From: Steve Dundas <firstname.lastname@example.org>
Thanks for your getting out the message on what goes on in much of the military. I spent 17 1/2 years in the Army, becoming a Major in the reserves before giving it up to join the Navy and come in as a Chaplain LT.
I had served as a Plt Leader, Co. XO, Co. C.O., Bn and Bde staff officer and chaplain in the Army; I now have had the privilege of serving with the 2d Marine Division the past 2 years. Due to operational needs, I have been in three different battalions during my tour, including the 3d Battalion 8th Marines. They are the Battalion that in 1995 rescued Scott O'Grady, in 1996 kept the mission in Haiti from becoming a complete fiasco as they were willing to use force against the thugs -- unlike the Army who were literally pushed around.
In 1998, they were the first US troops into Kosovo, and many do not hesitate to say the truth about the nature of the Albanian thugs, having had firefights with them as well as the Serbs. Just before I joined them, they had the politically incorrect mission of clearing Vieques of protestors; and since I have joined them, we have just completed a less glamorous mission of being forward deployed to Okinawa, Japan and Korea, including some time at Warrior Base on the DMZ.
While in Korea we worked extensively with the ROK 1st Marine Division. Their officers, observing a bi-lateral Battalion on Battalion FEX were impressed with the way a Marine Corporal could take a squad on an independant operation at night, and how other junior NCOs and Marines took initiative in ways that they had a hard time imagining. The ROK Marines are a tough bunch, our boys impressed them. This is a proud battalion, led by motivated and competent leaders. As a Chaplain, it was refreshing to me to see Lance Corporals and Corporals serving as Rifle Team Leaders and Squad Leaders, showing leadership in a lot of outstanding ways that I seldom saw in the Army.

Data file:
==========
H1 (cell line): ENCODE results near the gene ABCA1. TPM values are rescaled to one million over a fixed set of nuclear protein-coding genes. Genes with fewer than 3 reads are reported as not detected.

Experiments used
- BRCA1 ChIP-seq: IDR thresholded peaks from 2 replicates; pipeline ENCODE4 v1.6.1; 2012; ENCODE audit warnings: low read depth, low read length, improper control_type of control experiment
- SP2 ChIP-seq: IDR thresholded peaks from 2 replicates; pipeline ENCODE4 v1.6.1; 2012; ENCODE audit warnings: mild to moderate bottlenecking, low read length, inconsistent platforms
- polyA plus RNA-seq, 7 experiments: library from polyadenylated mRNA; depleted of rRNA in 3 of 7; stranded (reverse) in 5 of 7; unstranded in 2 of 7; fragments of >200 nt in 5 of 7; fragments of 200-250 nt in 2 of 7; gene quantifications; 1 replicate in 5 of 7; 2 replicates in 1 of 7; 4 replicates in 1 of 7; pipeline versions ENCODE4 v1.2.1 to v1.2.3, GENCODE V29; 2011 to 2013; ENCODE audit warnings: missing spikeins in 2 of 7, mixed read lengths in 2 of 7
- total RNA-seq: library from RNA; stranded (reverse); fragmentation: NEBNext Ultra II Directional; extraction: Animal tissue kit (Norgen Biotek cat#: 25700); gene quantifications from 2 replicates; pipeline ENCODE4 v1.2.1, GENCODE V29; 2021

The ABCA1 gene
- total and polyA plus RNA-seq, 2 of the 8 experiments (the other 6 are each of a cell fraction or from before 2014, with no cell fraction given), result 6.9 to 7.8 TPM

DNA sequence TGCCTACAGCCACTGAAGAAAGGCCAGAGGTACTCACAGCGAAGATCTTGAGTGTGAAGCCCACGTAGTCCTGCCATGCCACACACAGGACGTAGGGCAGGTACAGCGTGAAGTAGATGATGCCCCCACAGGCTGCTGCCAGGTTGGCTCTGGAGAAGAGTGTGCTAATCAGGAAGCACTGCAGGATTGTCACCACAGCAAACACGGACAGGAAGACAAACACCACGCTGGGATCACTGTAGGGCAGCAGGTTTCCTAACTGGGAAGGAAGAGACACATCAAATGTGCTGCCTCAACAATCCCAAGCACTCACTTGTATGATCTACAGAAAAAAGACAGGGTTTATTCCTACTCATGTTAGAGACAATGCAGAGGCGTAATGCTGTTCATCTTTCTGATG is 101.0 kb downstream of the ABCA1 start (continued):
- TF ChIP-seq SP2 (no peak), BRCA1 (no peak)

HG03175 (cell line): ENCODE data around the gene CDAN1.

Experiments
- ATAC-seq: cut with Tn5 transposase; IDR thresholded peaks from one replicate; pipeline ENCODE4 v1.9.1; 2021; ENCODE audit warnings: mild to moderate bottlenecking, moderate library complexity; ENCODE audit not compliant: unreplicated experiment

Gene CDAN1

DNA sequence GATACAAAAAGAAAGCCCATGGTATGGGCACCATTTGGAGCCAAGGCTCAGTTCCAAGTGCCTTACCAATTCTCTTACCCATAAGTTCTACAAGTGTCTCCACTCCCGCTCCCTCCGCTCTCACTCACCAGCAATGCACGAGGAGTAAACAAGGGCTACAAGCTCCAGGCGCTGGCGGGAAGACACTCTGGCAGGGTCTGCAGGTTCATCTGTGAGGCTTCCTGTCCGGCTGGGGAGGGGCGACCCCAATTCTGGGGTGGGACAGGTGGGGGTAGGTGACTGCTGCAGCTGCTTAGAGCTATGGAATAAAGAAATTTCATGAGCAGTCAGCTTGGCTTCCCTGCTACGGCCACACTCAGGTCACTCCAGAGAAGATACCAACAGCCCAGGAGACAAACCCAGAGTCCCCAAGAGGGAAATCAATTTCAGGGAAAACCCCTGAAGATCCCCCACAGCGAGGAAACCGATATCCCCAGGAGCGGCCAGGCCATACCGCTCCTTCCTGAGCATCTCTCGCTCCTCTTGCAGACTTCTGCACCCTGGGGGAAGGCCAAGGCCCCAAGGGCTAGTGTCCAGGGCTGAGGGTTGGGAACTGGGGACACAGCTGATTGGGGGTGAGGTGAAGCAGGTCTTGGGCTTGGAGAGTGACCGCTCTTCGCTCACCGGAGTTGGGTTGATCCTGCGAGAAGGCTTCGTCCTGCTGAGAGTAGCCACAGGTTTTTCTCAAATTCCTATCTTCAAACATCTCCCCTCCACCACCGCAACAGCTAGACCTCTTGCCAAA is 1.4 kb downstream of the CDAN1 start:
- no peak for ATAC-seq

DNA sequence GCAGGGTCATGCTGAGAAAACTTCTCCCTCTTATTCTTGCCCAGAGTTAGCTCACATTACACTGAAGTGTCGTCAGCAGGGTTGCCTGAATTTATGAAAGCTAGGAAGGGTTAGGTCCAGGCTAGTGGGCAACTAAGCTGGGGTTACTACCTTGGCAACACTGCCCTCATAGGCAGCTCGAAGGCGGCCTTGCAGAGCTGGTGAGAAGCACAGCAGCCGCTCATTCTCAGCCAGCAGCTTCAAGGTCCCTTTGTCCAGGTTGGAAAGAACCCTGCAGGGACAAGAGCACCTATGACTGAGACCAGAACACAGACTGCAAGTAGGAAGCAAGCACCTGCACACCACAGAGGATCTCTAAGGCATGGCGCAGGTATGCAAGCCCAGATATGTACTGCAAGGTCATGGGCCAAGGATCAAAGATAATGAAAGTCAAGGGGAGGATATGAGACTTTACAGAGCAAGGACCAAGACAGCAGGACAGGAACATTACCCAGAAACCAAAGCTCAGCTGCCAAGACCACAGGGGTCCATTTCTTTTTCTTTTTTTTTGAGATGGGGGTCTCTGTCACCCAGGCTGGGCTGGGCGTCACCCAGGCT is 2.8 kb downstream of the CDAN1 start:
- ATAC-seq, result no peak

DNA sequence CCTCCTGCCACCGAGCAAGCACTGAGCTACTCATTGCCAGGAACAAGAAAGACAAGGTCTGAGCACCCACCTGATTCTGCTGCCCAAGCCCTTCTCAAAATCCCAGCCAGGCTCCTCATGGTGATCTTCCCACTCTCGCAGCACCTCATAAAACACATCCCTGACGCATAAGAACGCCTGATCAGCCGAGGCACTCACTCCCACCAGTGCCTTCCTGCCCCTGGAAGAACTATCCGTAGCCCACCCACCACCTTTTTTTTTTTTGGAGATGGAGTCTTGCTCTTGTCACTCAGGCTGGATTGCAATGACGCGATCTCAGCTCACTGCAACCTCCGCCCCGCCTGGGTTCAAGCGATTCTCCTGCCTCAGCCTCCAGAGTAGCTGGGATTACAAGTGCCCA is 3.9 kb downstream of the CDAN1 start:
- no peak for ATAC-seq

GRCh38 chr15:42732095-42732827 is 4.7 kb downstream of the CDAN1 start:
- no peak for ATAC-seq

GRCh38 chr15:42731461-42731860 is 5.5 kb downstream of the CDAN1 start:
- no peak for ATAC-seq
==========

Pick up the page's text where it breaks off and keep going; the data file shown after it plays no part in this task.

As Chaplains, we often see Marines, Sailors, Soldiers or Airmen as a last resort, after the chain of command has given up on them. At least that was the case most of my time in the Army. These young leaders often sought my help early, to get these kids back on track before they became discipline problems and ended up in the brig, or getting kicked out. It was nice to be able to preach (even in counseling) the virtues of taking responsibility for one's actions: being faithful, courageous, and a man of honor and integrity.
My tour with 3/8 was one of the best I have ever had. I seldom had to visit the brig, and didn't have to bury any of my Marines. From the Bn Commander and Sergeant Major down, I saw great leadership. Thank God for the Marines and God Bless the 3d Battalion 8th Marines. Our motto is "fortuna favet fortibus" or Fortune Favors the Strong. It is a true motto.
Used with permission of Colonel David H. Hackworth, USAR